Of course everyone remembers the title, but Miami also has to contend with being known as one of the worst championship-winning teams ever. The year they won it, they came out of an awful eastern conference and won only because (1) Dallas choked and (2) Dwyane Wade put on one of the most spectacular finals performances that I know of (with some help from the refs, I think everyone would have to admit, but still spectacular). After winning the title, they promptly crumbled as a team.

Dallas, of course, shares part of the shame of Miami’s victory, so that goes against Dallas’ legacy. At the same time, though, Dallas has contended year after year, and just never had enough to get the title. Of course everyone would rather have been Miami the year they won, but I’m talking about the longer term.

So, will commentators 5 years from now speak fondly about a very good Mavericks team that just couldn’t get the title, while shaking their heads at a Miami team that had everything go just right once, but then crumbled? Or will they scorn the very good Mavericks team that couldn’t hold on when it counted, while wondering what might have happened if Dwyane Wade hadn’t gotten injured this past year?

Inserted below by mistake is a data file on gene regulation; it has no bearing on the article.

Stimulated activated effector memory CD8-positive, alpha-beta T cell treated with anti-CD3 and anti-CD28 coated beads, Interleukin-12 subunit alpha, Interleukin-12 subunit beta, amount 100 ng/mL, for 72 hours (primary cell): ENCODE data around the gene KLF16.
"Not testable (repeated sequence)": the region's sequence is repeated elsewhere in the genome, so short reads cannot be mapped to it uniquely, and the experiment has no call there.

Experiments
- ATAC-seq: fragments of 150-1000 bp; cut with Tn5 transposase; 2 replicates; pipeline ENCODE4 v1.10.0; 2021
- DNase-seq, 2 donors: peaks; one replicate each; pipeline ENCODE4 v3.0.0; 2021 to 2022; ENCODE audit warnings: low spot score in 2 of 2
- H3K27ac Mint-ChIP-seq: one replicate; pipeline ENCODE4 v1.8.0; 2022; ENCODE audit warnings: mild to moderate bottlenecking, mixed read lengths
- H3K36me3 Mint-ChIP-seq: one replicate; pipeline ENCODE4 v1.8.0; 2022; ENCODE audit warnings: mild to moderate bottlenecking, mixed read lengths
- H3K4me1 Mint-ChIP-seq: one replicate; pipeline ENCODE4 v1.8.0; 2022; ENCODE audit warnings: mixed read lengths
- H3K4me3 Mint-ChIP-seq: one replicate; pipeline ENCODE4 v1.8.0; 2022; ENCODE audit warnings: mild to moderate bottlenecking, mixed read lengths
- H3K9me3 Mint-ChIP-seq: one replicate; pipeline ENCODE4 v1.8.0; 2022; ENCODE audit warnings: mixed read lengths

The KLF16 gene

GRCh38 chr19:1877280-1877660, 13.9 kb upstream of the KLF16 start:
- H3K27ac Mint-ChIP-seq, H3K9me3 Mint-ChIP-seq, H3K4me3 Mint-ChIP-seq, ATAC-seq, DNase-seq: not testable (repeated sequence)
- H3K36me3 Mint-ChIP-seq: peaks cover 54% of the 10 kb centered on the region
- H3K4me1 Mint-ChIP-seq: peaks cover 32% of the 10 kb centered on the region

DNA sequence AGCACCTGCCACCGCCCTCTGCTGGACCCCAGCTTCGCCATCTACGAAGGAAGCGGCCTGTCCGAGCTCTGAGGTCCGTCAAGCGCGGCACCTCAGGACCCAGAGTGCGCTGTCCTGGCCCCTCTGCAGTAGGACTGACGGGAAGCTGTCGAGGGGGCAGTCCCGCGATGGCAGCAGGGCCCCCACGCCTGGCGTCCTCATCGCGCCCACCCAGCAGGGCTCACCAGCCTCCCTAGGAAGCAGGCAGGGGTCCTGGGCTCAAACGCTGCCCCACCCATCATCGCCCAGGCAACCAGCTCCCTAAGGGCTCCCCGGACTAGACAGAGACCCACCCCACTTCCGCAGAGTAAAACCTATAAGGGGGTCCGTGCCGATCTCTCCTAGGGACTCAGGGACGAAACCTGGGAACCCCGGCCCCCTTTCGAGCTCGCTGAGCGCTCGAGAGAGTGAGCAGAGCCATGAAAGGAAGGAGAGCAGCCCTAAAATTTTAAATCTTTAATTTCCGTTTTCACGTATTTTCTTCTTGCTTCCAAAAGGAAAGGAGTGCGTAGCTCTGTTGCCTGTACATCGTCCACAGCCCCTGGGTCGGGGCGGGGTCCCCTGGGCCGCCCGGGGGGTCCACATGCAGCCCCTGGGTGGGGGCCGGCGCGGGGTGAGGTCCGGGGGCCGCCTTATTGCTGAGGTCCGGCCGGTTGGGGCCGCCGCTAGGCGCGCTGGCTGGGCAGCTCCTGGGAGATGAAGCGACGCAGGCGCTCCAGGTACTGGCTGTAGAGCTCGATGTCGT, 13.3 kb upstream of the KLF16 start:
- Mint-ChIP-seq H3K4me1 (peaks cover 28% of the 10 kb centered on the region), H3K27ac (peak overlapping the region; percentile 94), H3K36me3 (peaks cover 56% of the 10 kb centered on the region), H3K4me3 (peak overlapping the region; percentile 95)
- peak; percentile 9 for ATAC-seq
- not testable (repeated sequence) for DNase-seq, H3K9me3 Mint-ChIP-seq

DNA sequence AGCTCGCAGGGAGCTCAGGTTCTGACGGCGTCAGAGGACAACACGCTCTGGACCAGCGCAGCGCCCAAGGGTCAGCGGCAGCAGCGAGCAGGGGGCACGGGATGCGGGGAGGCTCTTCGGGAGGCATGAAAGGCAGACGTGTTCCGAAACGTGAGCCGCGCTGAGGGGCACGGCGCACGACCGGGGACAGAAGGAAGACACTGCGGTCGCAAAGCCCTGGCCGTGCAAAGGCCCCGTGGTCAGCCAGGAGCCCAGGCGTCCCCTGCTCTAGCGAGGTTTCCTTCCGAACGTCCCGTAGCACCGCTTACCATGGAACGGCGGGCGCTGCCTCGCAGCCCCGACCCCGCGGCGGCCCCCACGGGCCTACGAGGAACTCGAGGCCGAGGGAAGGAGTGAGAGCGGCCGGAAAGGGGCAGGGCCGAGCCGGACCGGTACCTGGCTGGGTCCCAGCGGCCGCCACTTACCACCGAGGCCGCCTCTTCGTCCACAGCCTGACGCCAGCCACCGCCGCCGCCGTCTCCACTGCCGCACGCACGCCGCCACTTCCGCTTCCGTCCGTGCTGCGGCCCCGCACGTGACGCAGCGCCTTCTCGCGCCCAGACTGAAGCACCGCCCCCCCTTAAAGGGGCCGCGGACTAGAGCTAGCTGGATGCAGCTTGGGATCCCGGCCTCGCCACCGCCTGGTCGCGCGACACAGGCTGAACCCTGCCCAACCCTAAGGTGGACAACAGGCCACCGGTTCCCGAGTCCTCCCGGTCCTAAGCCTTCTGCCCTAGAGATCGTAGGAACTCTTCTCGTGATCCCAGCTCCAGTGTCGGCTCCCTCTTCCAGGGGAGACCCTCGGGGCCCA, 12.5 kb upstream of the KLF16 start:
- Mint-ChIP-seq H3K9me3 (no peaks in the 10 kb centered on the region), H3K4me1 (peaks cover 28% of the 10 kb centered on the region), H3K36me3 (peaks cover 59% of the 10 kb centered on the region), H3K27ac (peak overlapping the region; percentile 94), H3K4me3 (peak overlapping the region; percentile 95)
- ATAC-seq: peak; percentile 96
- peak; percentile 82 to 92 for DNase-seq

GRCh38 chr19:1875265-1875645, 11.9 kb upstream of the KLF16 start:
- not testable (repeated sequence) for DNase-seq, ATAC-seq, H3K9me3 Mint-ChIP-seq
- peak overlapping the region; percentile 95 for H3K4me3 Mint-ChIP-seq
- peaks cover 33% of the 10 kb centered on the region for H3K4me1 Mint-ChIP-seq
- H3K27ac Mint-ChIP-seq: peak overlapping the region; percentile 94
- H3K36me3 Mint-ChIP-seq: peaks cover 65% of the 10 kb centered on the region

Friday, December 7, 2007

Dirk a Coward?

Jeremy wrote: “Has there been a bigger coward in NBA history than Dirk Nowitzki?”

This is becoming a scripted argument for us, but here goes again.

If you’re talking about how he misses almost every potential game-winning shot, then I would say your criticism is probably fair, although I'd want to check a bunch of other players’ stats in those situations. I hear Kobe’s percentage of makes in those final shots is well south of 50% too.

If you’re saying Dirk was a coward in the Miami series, I’m still not buying it. His game 5 line overall was weak, but he hit a couple of big shots down the stretch, including the potential game-winner with 9 seconds left in overtime. In game 6 he didn't finish as well, but he still ended up with 29 points (10/22 FG, 8/8 FT) and 15 rebounds. That loss had far more to do with Terry and Howard combining to shoot 12 of 41 (29.3%). My post is here, although now I would change a big part of what I wrote to admit that Dirk fouled Wade on the last play of game 5.

I’d also remind you of Dirk’s 50-point game to save the Pheonix series and get the Mavericks into the finals two years ago. (Post is here.) Nothing cowardly about that.

But if by “coward” you’re talking mainly about is last year’s Golden State series and this year’s mediocre start for Dirk, I have a different answer.

I have a lot of sympathy for Dirk because I think he plays like I would if I had his height and shooting touch. I tend to get pushed around on the court, and there's usually nothing I can do about it short of punching someone. I think Dirk is physically unable to do what you need to do when you get pushed around by an NBA athlete. This isn’t so much an excuse as a physical fact; what’s amazing is that he’s gotten as far as he has with that limitation.